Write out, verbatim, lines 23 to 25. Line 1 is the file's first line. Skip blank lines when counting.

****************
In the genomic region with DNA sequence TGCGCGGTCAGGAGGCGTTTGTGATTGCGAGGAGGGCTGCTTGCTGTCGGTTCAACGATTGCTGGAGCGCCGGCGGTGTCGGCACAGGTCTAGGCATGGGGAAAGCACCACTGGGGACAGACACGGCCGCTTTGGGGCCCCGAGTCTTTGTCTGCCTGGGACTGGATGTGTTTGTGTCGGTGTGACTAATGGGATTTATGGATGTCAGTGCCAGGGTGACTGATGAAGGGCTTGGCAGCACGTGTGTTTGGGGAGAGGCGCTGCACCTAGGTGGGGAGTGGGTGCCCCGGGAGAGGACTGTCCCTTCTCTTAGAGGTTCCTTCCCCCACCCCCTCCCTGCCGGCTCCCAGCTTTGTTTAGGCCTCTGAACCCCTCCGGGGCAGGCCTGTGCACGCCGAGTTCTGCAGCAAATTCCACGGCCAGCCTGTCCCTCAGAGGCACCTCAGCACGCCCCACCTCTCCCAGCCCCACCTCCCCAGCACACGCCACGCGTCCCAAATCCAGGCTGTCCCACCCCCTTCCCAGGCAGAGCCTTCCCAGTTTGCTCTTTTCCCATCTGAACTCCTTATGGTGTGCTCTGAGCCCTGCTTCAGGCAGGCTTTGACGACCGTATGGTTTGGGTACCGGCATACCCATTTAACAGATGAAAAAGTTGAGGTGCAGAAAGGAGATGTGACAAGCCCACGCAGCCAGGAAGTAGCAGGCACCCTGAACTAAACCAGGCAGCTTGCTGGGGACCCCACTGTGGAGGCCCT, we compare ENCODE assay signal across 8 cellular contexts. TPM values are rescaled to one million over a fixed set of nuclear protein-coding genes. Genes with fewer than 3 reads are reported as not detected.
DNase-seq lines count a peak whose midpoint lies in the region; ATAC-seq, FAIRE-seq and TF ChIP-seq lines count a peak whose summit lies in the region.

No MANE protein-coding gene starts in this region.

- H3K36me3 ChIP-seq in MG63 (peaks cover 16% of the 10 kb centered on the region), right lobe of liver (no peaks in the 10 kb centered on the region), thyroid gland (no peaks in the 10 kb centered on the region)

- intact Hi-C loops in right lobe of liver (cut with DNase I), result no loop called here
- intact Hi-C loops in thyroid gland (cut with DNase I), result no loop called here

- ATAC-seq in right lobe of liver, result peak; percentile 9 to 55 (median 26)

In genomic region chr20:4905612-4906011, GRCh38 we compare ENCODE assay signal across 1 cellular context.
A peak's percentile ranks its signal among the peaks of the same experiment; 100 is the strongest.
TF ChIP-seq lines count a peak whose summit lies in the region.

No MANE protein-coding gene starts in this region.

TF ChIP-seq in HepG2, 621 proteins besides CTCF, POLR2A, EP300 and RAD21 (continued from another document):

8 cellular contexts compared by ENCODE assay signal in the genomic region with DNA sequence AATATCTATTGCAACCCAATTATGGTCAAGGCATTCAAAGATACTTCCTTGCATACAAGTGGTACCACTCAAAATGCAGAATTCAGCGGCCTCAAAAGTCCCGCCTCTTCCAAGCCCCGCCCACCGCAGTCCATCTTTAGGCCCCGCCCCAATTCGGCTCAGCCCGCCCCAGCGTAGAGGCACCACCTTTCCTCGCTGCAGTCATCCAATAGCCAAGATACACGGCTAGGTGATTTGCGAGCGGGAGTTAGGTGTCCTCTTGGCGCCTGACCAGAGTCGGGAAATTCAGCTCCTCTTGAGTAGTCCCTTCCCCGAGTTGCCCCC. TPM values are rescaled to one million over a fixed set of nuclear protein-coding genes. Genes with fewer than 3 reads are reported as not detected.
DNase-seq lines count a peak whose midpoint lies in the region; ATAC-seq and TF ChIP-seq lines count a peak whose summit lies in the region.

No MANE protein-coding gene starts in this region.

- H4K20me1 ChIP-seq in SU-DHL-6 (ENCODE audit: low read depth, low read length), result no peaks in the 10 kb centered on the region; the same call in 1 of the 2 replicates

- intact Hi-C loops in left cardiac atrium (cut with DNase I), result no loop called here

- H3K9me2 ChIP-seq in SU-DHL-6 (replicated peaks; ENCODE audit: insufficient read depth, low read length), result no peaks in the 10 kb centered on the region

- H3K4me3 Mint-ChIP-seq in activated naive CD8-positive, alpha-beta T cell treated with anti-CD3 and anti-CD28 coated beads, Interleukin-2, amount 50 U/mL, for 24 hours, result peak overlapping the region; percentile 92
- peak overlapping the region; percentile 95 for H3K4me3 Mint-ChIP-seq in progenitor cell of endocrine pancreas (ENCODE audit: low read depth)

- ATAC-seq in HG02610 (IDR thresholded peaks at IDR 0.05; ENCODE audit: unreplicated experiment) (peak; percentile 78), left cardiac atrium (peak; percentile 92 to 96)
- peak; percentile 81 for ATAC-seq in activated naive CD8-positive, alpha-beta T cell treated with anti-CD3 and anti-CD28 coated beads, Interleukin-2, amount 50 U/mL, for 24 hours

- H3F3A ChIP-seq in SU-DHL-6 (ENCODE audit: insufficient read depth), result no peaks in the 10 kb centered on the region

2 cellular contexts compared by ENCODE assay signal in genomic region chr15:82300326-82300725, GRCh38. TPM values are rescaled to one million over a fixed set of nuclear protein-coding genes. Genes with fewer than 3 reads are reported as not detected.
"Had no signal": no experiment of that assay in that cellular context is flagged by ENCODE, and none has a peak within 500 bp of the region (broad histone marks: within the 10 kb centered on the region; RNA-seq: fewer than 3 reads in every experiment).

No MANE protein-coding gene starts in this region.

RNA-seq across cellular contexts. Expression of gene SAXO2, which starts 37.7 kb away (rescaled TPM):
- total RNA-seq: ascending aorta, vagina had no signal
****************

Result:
- H3F3A ChIP-seq in SU-DHL-6 (ENCODE audit: insufficient read depth), result no peaks in the 10 kb centered on the region

2 cellular contexts compared by ENCODE assay signal in genomic region chr15:82300326-82300725, GRCh38. TPM values are rescaled to one million over a fixed set of nuclear protein-coding genes. Genes with fewer than 3 reads are reported as not detected.
"Had no signal": no experiment of that assay in that cellular context is flagged by ENCODE, and none has a peak within 500 bp of the region (broad histone marks: within the 10 kb centered on the region; RNA-seq: fewer than 3 reads in every experiment).